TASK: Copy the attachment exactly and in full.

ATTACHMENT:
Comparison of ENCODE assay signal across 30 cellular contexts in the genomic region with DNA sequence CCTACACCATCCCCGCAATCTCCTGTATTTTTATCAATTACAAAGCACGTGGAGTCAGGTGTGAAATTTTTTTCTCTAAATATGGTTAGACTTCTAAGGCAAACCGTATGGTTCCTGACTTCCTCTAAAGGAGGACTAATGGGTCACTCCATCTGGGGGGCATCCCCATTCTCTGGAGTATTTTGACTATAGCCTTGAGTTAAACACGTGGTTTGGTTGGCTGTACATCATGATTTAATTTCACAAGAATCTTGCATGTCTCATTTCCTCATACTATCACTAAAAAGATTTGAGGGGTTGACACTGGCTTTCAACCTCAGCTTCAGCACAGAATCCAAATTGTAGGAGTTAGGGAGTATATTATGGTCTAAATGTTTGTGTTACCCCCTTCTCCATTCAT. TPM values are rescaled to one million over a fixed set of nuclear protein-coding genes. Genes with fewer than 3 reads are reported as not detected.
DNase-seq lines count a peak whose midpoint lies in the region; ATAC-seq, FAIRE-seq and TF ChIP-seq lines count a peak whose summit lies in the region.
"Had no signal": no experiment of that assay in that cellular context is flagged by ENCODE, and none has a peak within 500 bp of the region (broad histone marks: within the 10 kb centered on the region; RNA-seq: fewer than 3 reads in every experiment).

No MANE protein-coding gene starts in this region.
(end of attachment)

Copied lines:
Comparison of ENCODE assay signal across 30 cellular contexts in the genomic region with DNA sequence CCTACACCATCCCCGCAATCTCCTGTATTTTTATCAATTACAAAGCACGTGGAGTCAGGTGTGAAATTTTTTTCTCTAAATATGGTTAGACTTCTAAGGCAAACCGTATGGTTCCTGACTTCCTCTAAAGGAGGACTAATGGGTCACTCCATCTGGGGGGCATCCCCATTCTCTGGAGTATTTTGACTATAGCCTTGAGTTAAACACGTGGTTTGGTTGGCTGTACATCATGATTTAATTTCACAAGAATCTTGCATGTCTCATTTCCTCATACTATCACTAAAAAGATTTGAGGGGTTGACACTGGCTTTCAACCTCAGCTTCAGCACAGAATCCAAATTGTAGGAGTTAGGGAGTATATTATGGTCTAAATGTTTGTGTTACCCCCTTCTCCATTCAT. TPM values are rescaled to one million over a fixed set of nuclear protein-coding genes. Genes with fewer than 3 reads are reported as not detected.
DNase-seq lines count a peak whose midpoint lies in the region; ATAC-seq, FAIRE-seq and TF ChIP-seq lines count a peak whose summit lies in the region.
"Had no signal": no experiment of that assay in that cellular context is flagged by ENCODE, and none has a peak within 500 bp of the region (broad histone marks: within the 10 kb centered on the region; RNA-seq: fewer than 3 reads in every experiment).

No MANE protein-coding gene starts in this region.